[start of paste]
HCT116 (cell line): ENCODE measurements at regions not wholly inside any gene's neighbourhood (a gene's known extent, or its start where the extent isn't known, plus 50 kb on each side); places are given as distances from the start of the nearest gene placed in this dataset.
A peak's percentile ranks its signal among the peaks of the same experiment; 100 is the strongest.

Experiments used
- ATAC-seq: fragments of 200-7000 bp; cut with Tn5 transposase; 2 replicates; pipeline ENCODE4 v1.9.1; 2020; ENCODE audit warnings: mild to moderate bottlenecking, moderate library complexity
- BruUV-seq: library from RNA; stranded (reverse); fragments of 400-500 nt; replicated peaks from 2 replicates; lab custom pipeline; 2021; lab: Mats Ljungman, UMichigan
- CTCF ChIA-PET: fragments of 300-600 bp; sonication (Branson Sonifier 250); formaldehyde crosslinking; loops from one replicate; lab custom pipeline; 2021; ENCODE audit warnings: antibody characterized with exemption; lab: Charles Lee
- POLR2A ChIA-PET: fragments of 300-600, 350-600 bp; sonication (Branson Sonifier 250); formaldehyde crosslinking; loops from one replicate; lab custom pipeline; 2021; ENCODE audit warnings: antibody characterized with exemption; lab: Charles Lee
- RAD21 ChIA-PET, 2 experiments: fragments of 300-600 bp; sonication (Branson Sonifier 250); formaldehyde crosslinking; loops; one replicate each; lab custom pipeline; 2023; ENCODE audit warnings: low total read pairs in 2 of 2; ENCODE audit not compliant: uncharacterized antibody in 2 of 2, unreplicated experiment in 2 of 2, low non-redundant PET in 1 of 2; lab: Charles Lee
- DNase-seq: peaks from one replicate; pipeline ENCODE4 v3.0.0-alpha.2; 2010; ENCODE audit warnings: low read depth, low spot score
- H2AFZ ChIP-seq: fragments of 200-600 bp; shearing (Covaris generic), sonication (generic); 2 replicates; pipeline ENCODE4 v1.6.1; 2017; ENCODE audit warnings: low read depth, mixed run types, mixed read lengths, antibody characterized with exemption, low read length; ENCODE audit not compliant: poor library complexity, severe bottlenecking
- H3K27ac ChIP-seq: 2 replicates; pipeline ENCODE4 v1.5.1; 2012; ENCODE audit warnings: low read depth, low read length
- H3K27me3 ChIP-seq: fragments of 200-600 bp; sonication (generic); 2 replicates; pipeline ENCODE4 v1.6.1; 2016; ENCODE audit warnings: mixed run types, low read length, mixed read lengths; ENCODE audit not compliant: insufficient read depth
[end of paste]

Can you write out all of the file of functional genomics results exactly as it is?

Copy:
HCT116 (cell line): ENCODE measurements at regions not wholly inside any gene's neighbourhood (a gene's known extent, or its start where the extent isn't known, plus 50 kb on each side); places are given as distances from the start of the nearest gene placed in this dataset.
A peak's percentile ranks its signal among the peaks of the same experiment; 100 is the strongest.

Experiments used
- ATAC-seq: fragments of 200-7000 bp; cut with Tn5 transposase; 2 replicates; pipeline ENCODE4 v1.9.1; 2020; ENCODE audit warnings: mild to moderate bottlenecking, moderate library complexity
- BruUV-seq: library from RNA; stranded (reverse); fragments of 400-500 nt; replicated peaks from 2 replicates; lab custom pipeline; 2021; lab: Mats Ljungman, UMichigan
- CTCF ChIA-PET: fragments of 300-600 bp; sonication (Branson Sonifier 250); formaldehyde crosslinking; loops from one replicate; lab custom pipeline; 2021; ENCODE audit warnings: antibody characterized with exemption; lab: Charles Lee
- POLR2A ChIA-PET: fragments of 300-600, 350-600 bp; sonication (Branson Sonifier 250); formaldehyde crosslinking; loops from one replicate; lab custom pipeline; 2021; ENCODE audit warnings: antibody characterized with exemption; lab: Charles Lee
- RAD21 ChIA-PET, 2 experiments: fragments of 300-600 bp; sonication (Branson Sonifier 250); formaldehyde crosslinking; loops; one replicate each; lab custom pipeline; 2023; ENCODE audit warnings: low total read pairs in 2 of 2; ENCODE audit not compliant: uncharacterized antibody in 2 of 2, unreplicated experiment in 2 of 2, low non-redundant PET in 1 of 2; lab: Charles Lee
- DNase-seq: peaks from one replicate; pipeline ENCODE4 v3.0.0-alpha.2; 2010; ENCODE audit warnings: low read depth, low spot score
- H2AFZ ChIP-seq: fragments of 200-600 bp; shearing (Covaris generic), sonication (generic); 2 replicates; pipeline ENCODE4 v1.6.1; 2017; ENCODE audit warnings: low read depth, mixed run types, mixed read lengths, antibody characterized with exemption, low read length; ENCODE audit not compliant: poor library complexity, severe bottlenecking
- H3K27ac ChIP-seq: 2 replicates; pipeline ENCODE4 v1.5.1; 2012; ENCODE audit warnings: low read depth, low read length
- H3K27me3 ChIP-seq: fragments of 200-600 bp; sonication (generic); 2 replicates; pipeline ENCODE4 v1.6.1; 2016; ENCODE audit warnings: mixed run types, low read length, mixed read lengths; ENCODE audit not compliant: insufficient read depth